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    http://prnt.sc/b4b15n

    part b) is 3/4b right? could you write just that because that is one of the ways to get from O to P or do you have to write 1/4 a as well because that is another way you could get there.
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    (Original post by junayd1998)
    http://prnt.sc/b4b15n

    part b) is 3/4b right? could you write just that because that is one of the ways to get from O to P or do you have to write 1/4 a as well because that is another way you could get there.
    no matter which route you take, the answer should be the same.
    To get from O to P, you could do:
    • O to A, then A to P, or
    • O to B, then B to P
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    (Original post by surina16)
    no matter which route you take, the answer should be the same.
    To get from O to P, you could do:
    • O to A, then A to P, or
    • O to B, then B to P
    ugh hate vectors
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    (Original post by junayd1998)
    ugh hate vectors
    Really? They're one of my favourite bits in maths so far
    Do you understand where you went wrong in this question?
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    (Original post by surina16)
    Really? They're one of my favourite bits in maths so far
    Do you understand where you went wrong in this question?
    Yeah, haha; you need to teach me.
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    (Original post by junayd1998)
    Yeah, haha; you need to teach me.
    lol post any vector questions here if you get stuck and I'm sure everyone will help out
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    (Original post by surina16)
    lol post any vector questions here if you get stuck and I'm sure everyone will help out
    http://prntscr.com/b4cif7 well I'm stuck on this, this is how far i got what do i do from here
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    (Original post by junayd1998)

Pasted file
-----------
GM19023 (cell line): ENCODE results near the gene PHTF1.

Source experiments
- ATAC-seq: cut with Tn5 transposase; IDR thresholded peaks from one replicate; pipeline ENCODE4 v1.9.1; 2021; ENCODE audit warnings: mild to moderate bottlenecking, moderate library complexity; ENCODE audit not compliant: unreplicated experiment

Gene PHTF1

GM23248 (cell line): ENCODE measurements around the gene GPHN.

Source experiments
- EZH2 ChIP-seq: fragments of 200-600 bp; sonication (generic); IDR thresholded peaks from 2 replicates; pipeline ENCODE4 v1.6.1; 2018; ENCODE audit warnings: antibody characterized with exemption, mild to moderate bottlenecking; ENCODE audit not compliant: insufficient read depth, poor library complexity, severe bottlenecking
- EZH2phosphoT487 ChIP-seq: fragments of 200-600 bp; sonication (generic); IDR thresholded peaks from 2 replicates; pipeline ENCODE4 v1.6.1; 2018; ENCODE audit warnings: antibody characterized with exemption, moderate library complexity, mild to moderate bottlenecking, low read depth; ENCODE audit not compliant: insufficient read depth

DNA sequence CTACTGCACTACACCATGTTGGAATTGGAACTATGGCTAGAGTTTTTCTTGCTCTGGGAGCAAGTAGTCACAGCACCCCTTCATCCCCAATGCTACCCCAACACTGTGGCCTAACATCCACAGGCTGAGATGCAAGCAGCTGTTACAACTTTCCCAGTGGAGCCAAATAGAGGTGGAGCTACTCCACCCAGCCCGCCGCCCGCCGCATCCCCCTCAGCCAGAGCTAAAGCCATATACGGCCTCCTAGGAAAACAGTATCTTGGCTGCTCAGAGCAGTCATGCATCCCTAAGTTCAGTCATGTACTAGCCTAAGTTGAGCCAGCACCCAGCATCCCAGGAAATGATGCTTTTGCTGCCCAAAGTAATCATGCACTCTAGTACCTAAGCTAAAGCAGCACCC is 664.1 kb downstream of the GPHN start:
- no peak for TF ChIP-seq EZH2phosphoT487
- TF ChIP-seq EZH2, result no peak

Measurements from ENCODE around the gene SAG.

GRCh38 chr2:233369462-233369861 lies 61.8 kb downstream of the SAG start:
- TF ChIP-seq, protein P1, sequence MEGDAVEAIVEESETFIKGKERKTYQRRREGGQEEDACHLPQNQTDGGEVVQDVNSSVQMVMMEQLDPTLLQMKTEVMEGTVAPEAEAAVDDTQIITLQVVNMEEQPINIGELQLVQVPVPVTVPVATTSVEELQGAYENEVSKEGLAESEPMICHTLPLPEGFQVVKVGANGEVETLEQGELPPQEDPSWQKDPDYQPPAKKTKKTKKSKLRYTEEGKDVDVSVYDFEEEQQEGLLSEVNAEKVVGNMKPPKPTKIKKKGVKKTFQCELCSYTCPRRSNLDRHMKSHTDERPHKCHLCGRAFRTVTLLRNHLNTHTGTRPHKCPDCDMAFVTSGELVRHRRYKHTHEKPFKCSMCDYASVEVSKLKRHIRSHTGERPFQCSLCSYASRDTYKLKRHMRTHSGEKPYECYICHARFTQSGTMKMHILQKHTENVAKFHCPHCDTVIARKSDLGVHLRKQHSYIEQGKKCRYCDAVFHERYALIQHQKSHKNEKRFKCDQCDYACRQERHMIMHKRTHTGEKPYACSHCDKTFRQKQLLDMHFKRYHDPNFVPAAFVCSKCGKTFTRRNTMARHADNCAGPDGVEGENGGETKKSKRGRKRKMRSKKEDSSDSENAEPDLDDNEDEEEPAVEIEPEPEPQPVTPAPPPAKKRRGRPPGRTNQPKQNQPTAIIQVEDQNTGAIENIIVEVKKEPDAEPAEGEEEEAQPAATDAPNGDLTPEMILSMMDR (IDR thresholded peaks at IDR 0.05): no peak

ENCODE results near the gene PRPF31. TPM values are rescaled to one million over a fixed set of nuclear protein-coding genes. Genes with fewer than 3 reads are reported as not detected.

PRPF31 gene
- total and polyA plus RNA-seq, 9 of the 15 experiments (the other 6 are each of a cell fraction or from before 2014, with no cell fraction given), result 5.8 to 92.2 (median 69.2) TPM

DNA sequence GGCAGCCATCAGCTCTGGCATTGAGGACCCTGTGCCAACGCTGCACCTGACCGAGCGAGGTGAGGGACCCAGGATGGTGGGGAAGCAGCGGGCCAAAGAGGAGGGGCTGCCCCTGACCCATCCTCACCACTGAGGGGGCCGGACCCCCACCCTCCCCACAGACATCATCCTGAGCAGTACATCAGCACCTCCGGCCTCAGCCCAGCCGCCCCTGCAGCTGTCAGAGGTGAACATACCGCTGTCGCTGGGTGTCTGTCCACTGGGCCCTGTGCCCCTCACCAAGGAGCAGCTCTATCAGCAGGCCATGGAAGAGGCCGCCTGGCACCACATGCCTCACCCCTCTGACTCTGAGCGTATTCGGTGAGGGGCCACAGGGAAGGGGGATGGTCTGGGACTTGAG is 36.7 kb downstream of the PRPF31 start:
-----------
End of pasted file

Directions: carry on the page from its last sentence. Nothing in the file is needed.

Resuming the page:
http://prntscr.com/b4cif7 well I'm stuck on this, this is how far i got what do i do from here
    Ah okay, you've done everything correctly - now all you have to do is simplify it
    It's just a case of multiplying out that bracket and adding the terms together.
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    (Original post by surina16)
    Ah okay, you've done everything correctly - now all you have to do is simplify it
    It's just a case of multiplying out that bracket and adding the terms together.
    http://prnt.sc/b4cqtu like that???
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    (Original post by junayd1998)
    http://prnt.sc/b4cqtu like that???
    Yes

    I personally find it easier sometimes to use decimals like:
    a - 0.75a + 0.75b but what you did is perfect

    Now do you know how to tidy that expression up a little?
    (ie. what to do with: a + -3/4a + 3/4b)
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    (Original post by surina16)
    Yes

    I personally find it easier sometimes to use decimals like:
    a - 0.75a + 0.75b but what you did is perfect

    Now do you know how to tidy that expression up a little?
    (ie. what to do with: a + -3/4a + 3/4b)


    http://prntscr.com/b4cu91 that?
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    No, what did you do to get to that?